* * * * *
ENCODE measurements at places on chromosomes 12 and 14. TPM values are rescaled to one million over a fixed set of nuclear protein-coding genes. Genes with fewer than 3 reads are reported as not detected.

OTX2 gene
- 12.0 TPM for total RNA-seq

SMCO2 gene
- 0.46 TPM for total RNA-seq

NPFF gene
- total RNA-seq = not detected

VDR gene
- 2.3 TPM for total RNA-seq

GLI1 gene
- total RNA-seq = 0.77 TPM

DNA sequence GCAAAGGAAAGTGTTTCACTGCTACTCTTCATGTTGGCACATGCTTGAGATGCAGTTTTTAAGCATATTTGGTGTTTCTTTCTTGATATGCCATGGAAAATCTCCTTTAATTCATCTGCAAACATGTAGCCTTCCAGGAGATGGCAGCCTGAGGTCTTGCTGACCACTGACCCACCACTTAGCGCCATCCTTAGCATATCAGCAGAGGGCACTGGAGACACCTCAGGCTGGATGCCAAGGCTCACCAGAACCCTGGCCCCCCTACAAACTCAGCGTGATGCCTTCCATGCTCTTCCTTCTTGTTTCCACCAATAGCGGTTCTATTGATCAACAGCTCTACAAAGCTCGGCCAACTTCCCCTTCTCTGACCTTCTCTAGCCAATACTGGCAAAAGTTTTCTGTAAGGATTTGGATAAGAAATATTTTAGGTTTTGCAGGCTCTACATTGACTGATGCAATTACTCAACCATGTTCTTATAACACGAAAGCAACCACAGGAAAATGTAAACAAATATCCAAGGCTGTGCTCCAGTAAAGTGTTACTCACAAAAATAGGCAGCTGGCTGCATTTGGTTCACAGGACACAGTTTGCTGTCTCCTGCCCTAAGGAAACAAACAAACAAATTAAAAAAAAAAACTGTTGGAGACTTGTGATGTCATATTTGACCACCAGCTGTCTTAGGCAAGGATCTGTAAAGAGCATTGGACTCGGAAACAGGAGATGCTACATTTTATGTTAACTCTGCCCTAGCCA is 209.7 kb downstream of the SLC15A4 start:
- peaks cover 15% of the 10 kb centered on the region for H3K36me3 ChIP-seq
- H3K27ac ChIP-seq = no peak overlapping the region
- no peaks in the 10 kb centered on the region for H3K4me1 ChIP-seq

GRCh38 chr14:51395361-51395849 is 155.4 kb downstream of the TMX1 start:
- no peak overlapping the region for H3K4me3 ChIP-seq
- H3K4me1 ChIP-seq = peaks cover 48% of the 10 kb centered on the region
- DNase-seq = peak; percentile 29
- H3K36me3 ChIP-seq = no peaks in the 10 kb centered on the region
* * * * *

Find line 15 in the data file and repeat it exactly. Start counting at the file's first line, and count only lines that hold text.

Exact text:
- no peaks in the 10 kb centered on the region for H3K4me1 ChIP-seq